Director Mani Ratnam’s Raavanan, the Tamil language counterpart to Raavan, is a misty, murky take on the classic story of the kidnapping Ram’s wife Sita by the ten-headed demon Raavan. In this modern re-telling, Raavan becomes Veeeru (Chaiyyan Vikram) the ‘king’ of a small patch of jungle and all the villagers within it and for his ten heads, he has ten moods. Ram becomes police inspector Dev (Prithviraj), who has been sent to the forest district to take out Veeru and Dev’s wife Raagini (Aishwarya Rai) is the Sita who is kidnapped.
Raavanan opens with the kidnapping of Raagini and follows her through her captivity, with flashbacks to previous events as she finds out the circumstances that led Veeru to her. While Raagini finds her beliefs about right and wrong being tested, her husband the police inspector is tracking her down, ready for revenge. A showdown is inevitable but in Raavanan, despite the simple story, nothing happens the way you would expect.
The battle between Raavan and Ram is usually seen as one between good and evil but Mani Ratnam flips things around so that the battle between Veeru and Dev is more complex than that and the characters come to symbolize a fight between two ways of life–the natural world (Veeru) and the man-made world (Dev). Veeru and his followers are dressed in home-spun cloth and are, more often than not, covered in mud and water. Dev and his policemen, in contrast, are in uniform, shirttails tucked in and facial hair neatly trimmed. Veeru is dark-skinned and Dev is fair. Veeru acts justly while Dev acts lawfully. And caught in between the two men is Raagini.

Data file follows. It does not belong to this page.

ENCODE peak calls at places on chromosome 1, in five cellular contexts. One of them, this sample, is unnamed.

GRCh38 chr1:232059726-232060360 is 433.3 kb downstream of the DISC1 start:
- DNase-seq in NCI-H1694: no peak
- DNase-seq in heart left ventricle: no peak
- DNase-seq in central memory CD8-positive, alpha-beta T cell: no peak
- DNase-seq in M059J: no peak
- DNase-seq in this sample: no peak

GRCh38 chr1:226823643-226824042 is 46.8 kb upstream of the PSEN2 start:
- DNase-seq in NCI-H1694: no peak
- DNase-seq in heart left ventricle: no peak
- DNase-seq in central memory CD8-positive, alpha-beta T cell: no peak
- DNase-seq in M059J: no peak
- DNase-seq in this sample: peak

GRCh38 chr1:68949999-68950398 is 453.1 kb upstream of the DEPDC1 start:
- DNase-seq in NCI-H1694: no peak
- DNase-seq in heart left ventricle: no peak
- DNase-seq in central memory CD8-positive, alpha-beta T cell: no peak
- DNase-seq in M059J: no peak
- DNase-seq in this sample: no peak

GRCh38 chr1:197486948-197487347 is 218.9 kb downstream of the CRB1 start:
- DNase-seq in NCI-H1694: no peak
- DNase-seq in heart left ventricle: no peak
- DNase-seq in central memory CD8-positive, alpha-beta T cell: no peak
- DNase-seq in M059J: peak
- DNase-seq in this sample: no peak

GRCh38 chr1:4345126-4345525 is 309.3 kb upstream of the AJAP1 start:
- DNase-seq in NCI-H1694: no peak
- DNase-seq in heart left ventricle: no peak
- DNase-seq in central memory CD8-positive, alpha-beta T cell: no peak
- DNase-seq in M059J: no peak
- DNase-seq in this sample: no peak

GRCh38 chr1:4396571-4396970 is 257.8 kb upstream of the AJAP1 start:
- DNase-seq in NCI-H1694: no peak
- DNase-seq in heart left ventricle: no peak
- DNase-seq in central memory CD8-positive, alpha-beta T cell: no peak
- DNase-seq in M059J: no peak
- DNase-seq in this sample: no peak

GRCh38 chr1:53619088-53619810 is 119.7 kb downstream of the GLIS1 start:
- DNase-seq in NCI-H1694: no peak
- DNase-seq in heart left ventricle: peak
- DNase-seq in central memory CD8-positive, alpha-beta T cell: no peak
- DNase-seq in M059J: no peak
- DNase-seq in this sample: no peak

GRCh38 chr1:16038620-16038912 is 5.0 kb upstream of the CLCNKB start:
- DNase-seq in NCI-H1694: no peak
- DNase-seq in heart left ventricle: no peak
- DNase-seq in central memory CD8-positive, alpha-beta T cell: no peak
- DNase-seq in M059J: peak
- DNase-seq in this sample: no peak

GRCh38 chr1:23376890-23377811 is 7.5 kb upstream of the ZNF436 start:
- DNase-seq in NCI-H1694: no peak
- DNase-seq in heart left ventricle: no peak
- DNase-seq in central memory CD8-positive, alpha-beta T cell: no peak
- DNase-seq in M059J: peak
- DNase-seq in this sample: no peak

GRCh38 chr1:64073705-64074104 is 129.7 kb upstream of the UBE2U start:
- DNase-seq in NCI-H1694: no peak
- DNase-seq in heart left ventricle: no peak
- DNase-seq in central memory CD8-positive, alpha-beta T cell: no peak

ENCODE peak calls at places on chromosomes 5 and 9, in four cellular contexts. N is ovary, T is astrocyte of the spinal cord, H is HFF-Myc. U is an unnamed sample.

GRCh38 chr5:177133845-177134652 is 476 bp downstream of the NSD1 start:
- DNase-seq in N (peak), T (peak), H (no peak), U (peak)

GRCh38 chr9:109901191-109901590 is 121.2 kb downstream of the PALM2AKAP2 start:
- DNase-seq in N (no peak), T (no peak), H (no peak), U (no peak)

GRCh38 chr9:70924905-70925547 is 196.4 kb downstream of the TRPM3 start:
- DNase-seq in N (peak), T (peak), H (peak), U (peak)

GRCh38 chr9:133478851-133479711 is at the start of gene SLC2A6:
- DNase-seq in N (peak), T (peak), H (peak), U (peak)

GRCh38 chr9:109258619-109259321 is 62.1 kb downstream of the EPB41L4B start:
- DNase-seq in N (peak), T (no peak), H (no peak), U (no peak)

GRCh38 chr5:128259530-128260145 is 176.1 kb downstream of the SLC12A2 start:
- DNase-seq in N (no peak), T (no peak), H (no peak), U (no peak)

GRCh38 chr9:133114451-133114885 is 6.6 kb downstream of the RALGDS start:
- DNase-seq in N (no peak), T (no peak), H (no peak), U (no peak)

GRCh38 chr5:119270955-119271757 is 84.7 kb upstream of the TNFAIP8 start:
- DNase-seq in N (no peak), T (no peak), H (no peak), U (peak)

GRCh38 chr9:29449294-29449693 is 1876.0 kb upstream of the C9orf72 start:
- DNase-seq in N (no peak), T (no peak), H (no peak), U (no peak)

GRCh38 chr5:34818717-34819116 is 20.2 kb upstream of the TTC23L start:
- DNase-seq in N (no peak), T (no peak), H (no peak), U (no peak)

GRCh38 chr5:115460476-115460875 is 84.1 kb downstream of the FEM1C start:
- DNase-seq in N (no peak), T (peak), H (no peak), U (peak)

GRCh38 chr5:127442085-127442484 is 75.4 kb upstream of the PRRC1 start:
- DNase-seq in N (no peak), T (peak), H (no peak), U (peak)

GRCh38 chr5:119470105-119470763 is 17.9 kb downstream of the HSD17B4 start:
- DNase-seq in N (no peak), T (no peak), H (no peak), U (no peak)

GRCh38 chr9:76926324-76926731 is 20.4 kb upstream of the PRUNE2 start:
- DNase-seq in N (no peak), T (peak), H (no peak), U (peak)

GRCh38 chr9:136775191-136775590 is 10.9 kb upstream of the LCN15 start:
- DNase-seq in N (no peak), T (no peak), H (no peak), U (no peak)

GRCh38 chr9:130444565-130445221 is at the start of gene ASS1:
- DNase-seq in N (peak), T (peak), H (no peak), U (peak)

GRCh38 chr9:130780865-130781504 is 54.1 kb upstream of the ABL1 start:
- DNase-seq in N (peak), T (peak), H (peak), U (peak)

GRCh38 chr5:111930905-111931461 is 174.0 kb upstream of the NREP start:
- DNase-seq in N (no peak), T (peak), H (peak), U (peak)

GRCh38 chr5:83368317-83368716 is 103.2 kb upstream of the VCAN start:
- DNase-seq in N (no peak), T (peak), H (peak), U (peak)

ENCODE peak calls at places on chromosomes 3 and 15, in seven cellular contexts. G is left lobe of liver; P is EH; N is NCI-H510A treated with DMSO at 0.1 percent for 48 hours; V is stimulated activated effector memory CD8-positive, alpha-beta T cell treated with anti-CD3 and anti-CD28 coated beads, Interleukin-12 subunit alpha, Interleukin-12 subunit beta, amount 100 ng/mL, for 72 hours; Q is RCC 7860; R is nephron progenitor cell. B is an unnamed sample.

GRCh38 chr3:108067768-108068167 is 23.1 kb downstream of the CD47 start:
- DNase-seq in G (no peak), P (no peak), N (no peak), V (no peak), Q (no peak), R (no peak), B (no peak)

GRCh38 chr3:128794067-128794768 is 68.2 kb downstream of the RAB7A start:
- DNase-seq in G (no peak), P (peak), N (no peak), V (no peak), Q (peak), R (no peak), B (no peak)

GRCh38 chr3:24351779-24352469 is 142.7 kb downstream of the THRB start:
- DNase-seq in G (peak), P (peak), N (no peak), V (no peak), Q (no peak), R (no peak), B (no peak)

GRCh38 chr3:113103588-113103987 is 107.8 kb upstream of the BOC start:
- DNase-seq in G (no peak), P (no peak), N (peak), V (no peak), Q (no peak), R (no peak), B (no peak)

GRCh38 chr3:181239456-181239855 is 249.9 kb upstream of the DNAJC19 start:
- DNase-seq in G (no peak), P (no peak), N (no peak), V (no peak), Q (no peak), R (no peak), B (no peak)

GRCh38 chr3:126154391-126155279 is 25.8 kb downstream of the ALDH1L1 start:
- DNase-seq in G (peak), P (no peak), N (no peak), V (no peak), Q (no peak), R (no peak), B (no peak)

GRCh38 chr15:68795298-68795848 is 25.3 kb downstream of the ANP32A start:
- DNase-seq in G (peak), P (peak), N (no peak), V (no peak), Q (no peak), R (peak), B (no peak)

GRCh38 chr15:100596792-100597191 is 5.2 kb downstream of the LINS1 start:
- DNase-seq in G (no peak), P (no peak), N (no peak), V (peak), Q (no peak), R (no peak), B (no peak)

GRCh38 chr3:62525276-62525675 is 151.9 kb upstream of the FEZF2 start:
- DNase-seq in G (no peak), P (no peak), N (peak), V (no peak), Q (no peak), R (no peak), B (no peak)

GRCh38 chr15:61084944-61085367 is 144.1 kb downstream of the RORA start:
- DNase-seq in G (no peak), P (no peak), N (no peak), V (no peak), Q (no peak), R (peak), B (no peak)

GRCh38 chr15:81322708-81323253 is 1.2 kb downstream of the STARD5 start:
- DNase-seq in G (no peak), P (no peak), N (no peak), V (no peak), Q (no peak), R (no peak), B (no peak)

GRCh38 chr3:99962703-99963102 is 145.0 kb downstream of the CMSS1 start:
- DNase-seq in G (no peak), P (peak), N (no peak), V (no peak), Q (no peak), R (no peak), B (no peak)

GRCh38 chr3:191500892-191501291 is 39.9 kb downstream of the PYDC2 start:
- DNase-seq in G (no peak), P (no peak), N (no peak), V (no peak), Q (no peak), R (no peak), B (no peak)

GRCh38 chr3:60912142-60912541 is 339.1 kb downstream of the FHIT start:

Vikram and Aishwarya, who were both doing double duty in Raavan and Raavanan, give excellent performances. Not only does Vikram command the screen every second he is in the frame but the chemistry between him and Aishwarya rivals even the steamy scenes between Aishwarya and Hrithik in Dhoom 2 and Jodhaa Akbar. Vikram runs wild with the ten faces of Raavan and Aishwarya matches him with a calmness of spirit and a steely will. She is not afraid of him and he finds that irresistible. Prithviraj has a thankless task as the secondary male lead but he does a nice job as Dev, giving Vikram a foil and showing that a handsome face cannot disguise a lack of inner beauty.
The performances were supported by beautiful cinematography from Santosh Sivan and Manikavan who captured the watery feel of Mani Ratnam’s dreamscape with a light touch, never letting the mist and mud bog down the frame. And the score by A.R. Rahman only added to the otherwordly feel of the film, especially Veeru’s bombastic theme tune. The songs were paced well and the picturizations were a good mix of lip-synced and non-lip-synced.
Overall, Raavanan is a gripping and emotional film, the Mani Ratnam of Dil Se instead of the cerebral Mani Ratnam of Guru. Packed full of sexual tension and violence, it’s a film as lusty as Raavanan himself.
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Are you not sick of being in awe of this man? Can you ever get enough of his pure, unparalleled genius and his immortal masterpieces? Yes we are talking about Mani Ratnam, probably the finest film maker this country has ever produced and talking about masterpieces, the man relentlessly adds another one to his kitty with RAAVANAN.